Archive for November, 2015

Which Side of Trust are You On?

November 21, 2015

As a search professional, I am surrounded by trust issues. Hiring executives find many recruiters’ modus operandi, let alone competence, to be suspect. Wary candidates, who have been steered in the wrong career direction by recruiters in the past and continue to be bombarded with inappropriate opportunities, are justified in thinking twice before engaging with a recruiter. On the flip side, I have to trust that hiring executives are presenting the company and position with full transparency. Similarly, I must ensure that candidates’ credentials and abilities are what they are purported to be.

In most all human interactions, trust is the cornerstone by which all relations are valued and business is decided on. As part of the human condition, it appears that depending on the circumstances, when people engage with someone new – whether it be a potential new client, service provider, or personal acquaintance, they enter the relationship on one of two sides of the trust issue.

One approach to trust starts people with a full bag of marbles. In other words, trust is assumed at the onset and can be either sustained or taken away, one marble at a time. The other side of trust starts people with no marbles in the bag. In this dynamic, people must earn trust, marble by marble. In conducting business, it’s of great help to understand which side of the trust equation both you and the people you engage with fall on.

As a search professional and former hiring executive, I’ve found myself trending towards the full bag of marbles mentality. As I scrutinize candidates, I take them and their collateral (i.e., LinkedIn profiles, resumes, and other supporting documents) at face value. I start with a clean trust slate and go into my interactions with a “trust but verify” mindset. It never ceases to amaze me how easy it is for candidates to lose my trust and ultimately, empty their bag of marbles.

Let’s look at some of the criteria that can make or break trust between people:

* Consistency – Assessing how unwavering people are in their messaging, explanations, skill set, behavior, and actions. Here, I look closely for any conflicting data points that may threaten credibility. There are many examples around this point. It could be as simple as inconsistencies between their verbal description of their career path and their resume. Or, when interviewing senior sales executives who profess to be the walking embodiment of sales savvy and business acumen, I may ask them to walk me through a complex enterprise deal they managed. If they struggle to convey the client’s business objectives that they’re trying to address, the challenges of the situation, and their sales strategy and supporting tactics implemented, then clearly something is amiss.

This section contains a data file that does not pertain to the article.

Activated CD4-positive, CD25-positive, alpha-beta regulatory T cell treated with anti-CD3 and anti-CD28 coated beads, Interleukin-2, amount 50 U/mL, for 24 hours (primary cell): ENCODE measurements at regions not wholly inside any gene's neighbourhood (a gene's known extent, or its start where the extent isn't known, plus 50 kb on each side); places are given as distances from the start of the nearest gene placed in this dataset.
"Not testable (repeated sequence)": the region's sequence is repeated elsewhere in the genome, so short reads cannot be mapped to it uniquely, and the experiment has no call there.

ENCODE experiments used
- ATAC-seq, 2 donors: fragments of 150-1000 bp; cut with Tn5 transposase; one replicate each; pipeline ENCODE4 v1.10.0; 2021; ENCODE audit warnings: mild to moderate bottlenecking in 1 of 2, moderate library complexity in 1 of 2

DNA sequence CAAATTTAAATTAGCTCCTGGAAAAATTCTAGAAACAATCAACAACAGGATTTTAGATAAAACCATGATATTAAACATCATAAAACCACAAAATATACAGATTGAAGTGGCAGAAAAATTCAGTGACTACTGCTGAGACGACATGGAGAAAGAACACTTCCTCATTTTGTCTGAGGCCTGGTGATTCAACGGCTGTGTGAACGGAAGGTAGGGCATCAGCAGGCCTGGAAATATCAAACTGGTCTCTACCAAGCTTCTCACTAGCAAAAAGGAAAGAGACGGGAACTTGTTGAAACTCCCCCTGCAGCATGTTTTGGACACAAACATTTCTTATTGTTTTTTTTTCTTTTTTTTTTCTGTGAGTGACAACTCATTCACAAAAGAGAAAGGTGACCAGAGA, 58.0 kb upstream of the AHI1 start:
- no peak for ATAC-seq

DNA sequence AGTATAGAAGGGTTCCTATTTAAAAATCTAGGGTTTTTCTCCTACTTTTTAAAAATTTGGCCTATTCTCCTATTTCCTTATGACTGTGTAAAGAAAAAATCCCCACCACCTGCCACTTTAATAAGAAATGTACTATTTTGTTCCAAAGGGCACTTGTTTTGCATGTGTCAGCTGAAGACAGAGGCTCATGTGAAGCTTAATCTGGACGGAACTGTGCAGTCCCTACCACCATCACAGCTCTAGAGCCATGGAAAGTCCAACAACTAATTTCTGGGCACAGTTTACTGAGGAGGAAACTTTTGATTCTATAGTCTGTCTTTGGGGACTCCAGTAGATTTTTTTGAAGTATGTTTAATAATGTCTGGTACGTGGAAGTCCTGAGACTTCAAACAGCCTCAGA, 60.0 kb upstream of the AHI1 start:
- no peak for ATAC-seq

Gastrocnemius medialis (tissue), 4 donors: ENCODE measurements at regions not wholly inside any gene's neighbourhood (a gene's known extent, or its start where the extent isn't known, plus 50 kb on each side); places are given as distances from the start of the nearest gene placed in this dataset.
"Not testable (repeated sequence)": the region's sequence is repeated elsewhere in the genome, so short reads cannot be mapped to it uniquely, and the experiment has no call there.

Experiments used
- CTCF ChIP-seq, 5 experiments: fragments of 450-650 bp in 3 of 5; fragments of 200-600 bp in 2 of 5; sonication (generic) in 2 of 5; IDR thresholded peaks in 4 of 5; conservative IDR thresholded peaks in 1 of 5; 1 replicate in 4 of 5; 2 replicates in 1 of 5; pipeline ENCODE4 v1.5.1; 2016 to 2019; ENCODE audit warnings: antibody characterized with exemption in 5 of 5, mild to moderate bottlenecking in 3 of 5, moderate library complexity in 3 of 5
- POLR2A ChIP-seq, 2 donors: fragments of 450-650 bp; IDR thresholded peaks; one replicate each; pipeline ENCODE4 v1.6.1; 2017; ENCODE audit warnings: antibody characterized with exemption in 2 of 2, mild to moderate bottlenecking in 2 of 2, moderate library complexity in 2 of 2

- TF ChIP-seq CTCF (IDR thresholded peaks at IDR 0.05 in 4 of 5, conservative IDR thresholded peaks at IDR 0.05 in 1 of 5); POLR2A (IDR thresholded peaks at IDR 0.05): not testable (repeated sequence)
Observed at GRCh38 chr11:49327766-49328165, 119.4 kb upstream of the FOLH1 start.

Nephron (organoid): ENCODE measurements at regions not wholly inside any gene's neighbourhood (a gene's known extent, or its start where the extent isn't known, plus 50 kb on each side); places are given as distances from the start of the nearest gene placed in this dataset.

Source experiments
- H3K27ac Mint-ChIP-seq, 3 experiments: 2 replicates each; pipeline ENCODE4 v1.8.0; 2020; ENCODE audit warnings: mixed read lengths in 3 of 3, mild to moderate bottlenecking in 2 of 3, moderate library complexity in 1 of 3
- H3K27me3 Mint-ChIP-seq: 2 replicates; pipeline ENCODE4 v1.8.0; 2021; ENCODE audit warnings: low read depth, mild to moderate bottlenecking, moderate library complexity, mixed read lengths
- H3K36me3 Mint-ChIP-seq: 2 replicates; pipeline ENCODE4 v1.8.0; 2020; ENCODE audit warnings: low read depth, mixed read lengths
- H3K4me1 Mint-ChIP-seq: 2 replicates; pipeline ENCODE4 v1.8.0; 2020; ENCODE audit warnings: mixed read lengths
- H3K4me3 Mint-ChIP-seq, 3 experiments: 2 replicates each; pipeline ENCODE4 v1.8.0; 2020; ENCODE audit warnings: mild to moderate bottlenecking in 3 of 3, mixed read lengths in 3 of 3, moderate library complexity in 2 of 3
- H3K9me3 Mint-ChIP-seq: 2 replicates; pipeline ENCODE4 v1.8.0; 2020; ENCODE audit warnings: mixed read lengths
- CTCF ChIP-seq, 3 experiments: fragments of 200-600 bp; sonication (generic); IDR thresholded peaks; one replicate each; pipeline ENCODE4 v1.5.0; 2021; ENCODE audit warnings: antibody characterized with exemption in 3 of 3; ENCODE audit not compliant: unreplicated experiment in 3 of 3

* Clarity – Measuring how clear, detailed, and on point the messaging and explanations are. Any vagueness, omission of details, or dancing around the issue will surely challenge trust.

* Honesty and Humbleness – As a past mentor said many times, “The truth will set you free.” Providing honest glimpses into one’s intent and motivations can go a long way towards gaining trust. In a similar vein, any inkling of ulterior motives or hidden agendas suck marbles out of the bag faster than you can count.

In addition, as humans, we are imperfect, flawed beings. When people reveal their warts and pimples to me, whether it be an unfavorable situation, poor decision, or less than ideal character trait, I’m more apt to believe the other points they make. This doesn’t mean that as a candidate, you must summarily throw yourself under the bus during interviews. This has more to do with believability. The corollary to this is the higher and more polished the pedestal you put yourself on, the more suspect it becomes.

* Listening – The more attentive the listener, the greater the likelihood of engendering trust.

* Inquisitiveness – Asking thoughtful questions denotes forethought, interest and care – three intangible qualities that can bolster trust.

* Time – The willingness to invest the time needed to advance relations. This comes in the form of doing homework ahead of time (e.g., research, preparing discussion points and questions) as well as committing enough time to enable discussions to run their course.

Trust is not only a two-way street, but a dynamic, delicate, living organism that must be fed, cared for, and regularly assessed. Trust can disappear as fast as it emerged. We’ve all had experiences when we established trust with someone, only to have it vaporize with one unforeseen misstep. Trust is an imperfect science at best.

With this in mind, it’s easy to suggest that the best approach to trust is to start with an empty bag of marbles. Yet, the mere act of forcing someone to earn your trust over and over can in and of itself jeopardize trust. And sadly, starting with a full bag of marbles can expose vulnerabilities, such as letting your guard down when it comes to spotting deception.

This brings us back to “trust but verify,” an age-old axiom that has been used in many arenas, most notably foreign policy. Ultimately, trust must exist between both parties in order for it to do what it’s intended to do: further relations.

 

Action items:

  1. When interfacing with people, especially for the first time, get a sense of their approach to trust. Are they a full bag of marbles person or do they have an empty bag approach?
  2. Find out what’s most important to the people you’re trying to interact with. They may give you clues to the criteria they use to assess trust.
  3. Ask people how they’ve experienced broken trust in the past. This is especially helpful in identifying trust-related hot buttons that deserve extra attention.
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